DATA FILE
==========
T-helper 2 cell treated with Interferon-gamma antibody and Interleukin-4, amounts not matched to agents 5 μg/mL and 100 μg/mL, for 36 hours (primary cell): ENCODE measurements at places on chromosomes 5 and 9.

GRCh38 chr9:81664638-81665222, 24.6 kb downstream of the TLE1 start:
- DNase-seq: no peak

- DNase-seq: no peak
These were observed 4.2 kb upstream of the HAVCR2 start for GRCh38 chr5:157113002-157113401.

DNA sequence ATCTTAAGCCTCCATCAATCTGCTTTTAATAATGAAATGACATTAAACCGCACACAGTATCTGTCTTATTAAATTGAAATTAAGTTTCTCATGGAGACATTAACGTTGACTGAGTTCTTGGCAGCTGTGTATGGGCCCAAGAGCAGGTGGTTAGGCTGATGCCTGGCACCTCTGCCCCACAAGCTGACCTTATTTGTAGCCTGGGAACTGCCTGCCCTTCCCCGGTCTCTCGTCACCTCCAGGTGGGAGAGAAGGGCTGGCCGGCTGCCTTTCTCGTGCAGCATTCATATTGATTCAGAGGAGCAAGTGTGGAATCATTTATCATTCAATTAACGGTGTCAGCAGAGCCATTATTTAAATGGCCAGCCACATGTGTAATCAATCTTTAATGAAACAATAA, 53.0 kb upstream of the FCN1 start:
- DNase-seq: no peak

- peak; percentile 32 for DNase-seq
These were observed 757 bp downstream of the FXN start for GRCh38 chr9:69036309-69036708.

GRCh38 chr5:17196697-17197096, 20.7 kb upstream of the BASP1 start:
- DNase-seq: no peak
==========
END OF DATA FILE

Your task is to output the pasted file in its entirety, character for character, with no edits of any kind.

T-helper 2 cell treated with Interferon-gamma antibody and Interleukin-4, amounts not matched to agents 5 μg/mL and 100 μg/mL, for 36 hours (primary cell): ENCODE measurements at places on chromosomes 5 and 9.

GRCh38 chr9:81664638-81665222, 24.6 kb downstream of the TLE1 start:
- DNase-seq: no peak

- DNase-seq: no peak
These were observed 4.2 kb upstream of the HAVCR2 start for GRCh38 chr5:157113002-157113401.

DNA sequence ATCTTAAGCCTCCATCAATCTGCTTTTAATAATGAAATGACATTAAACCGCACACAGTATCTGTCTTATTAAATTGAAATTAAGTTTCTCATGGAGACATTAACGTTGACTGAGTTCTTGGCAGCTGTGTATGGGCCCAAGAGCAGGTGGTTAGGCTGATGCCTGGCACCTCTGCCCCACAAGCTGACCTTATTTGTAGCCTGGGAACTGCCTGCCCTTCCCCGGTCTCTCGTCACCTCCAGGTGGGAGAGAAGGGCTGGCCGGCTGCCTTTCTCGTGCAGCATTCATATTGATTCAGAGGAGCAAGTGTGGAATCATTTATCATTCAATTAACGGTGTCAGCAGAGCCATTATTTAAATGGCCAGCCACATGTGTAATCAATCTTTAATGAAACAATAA, 53.0 kb upstream of the FCN1 start:
- DNase-seq: no peak

- peak; percentile 32 for DNase-seq
These were observed 757 bp downstream of the FXN start for GRCh38 chr9:69036309-69036708.

GRCh38 chr5:17196697-17197096, 20.7 kb upstream of the BASP1 start:
- DNase-seq: no peak